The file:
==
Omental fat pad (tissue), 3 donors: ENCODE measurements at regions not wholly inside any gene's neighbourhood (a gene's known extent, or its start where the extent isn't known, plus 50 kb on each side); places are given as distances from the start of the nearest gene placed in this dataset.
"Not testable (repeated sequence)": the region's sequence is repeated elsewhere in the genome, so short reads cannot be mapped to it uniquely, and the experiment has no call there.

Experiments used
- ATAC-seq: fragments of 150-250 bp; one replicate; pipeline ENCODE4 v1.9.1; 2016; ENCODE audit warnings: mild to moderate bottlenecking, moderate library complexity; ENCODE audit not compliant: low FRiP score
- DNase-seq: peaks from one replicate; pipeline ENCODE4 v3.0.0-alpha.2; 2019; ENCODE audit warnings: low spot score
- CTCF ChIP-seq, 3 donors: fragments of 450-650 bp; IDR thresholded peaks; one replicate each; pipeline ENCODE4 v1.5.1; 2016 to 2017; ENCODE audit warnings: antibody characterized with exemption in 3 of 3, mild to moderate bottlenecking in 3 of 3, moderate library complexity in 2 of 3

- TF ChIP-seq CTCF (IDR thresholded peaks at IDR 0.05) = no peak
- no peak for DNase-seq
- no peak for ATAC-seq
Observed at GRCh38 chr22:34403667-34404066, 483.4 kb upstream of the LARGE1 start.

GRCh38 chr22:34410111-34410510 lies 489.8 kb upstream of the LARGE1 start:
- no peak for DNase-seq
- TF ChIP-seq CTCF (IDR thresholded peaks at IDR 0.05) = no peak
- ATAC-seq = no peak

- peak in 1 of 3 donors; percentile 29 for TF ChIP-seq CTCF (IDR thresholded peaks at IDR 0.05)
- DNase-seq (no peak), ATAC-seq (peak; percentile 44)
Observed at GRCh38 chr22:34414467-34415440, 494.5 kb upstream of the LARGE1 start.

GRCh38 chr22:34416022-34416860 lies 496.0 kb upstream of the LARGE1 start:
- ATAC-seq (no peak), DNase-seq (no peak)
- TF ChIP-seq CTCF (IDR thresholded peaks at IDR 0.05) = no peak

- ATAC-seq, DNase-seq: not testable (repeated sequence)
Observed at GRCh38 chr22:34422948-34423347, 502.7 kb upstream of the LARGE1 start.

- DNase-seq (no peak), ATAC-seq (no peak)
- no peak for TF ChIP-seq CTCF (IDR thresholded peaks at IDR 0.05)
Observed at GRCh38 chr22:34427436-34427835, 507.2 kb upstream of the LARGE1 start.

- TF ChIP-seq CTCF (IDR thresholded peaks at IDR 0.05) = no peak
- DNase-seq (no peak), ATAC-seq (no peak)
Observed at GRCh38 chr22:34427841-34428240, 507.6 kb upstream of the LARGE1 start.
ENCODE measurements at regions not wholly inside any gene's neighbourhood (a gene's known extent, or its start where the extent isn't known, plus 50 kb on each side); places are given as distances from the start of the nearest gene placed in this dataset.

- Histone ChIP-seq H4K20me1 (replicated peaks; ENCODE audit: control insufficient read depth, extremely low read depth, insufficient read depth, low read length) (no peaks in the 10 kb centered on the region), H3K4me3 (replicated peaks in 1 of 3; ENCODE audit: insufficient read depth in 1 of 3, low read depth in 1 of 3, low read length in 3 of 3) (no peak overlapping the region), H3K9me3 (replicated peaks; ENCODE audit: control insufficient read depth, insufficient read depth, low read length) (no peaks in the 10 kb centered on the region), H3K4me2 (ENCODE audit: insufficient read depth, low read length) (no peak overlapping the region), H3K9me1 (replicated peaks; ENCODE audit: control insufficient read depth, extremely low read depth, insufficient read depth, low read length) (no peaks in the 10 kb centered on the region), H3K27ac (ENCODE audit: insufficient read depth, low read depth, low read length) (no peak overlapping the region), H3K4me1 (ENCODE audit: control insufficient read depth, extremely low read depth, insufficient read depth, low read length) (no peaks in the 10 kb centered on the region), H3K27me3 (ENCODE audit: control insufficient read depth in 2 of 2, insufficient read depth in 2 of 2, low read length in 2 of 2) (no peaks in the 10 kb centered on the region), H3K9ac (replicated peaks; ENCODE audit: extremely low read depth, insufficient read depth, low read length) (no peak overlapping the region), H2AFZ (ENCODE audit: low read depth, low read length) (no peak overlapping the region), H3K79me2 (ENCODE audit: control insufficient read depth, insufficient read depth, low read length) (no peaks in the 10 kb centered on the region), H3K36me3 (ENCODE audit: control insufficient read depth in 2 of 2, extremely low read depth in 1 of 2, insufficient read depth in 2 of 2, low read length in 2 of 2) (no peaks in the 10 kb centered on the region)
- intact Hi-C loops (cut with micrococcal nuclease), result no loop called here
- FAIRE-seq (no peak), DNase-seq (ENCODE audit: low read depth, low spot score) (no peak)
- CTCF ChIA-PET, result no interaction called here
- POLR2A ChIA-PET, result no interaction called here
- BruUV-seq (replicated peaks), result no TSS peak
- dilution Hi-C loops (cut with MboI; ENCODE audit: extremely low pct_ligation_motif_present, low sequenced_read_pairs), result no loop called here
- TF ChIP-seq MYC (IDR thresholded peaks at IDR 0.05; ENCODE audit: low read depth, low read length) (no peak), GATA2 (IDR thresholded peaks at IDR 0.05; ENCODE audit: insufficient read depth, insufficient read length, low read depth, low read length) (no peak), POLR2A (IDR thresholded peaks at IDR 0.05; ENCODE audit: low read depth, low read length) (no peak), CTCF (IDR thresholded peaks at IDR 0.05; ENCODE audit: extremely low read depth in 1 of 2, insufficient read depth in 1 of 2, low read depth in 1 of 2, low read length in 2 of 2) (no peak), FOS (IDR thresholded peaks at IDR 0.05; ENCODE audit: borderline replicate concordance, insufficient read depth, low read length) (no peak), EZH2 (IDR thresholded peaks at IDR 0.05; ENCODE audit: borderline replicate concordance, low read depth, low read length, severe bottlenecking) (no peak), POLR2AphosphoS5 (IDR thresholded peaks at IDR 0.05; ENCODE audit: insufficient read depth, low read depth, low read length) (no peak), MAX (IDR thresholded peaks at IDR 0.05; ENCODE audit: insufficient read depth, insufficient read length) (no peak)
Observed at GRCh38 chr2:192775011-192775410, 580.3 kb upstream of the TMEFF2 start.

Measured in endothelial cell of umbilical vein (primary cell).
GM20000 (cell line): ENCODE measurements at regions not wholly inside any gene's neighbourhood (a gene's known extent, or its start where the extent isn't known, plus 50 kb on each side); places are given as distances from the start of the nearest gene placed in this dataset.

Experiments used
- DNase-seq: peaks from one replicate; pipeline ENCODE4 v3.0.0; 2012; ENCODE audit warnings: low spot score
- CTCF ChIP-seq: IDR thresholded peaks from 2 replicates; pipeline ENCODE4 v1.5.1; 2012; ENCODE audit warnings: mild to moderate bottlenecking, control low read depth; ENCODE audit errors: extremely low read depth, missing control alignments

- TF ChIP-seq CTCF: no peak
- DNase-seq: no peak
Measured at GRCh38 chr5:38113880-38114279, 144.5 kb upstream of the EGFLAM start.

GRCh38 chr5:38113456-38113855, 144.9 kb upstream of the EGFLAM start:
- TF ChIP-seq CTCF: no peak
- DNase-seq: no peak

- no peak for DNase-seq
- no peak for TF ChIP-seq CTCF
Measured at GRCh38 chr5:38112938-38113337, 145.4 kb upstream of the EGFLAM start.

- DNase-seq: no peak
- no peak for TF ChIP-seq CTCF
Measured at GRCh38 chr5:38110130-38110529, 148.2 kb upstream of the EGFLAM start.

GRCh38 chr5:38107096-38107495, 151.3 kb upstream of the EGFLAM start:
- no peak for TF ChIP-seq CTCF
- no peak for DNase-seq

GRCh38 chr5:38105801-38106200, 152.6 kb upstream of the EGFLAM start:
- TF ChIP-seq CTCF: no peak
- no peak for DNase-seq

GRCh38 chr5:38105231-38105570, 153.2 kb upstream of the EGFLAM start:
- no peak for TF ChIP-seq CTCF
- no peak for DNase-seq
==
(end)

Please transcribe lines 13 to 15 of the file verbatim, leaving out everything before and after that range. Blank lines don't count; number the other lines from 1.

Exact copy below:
- TF ChIP-seq CTCF (IDR thresholded peaks at IDR 0.05) = no peak
- ATAC-seq = no peak

- peak in 1 of 3 donors; percentile 29 for TF ChIP-seq CTCF (IDR thresholded peaks at IDR 0.05)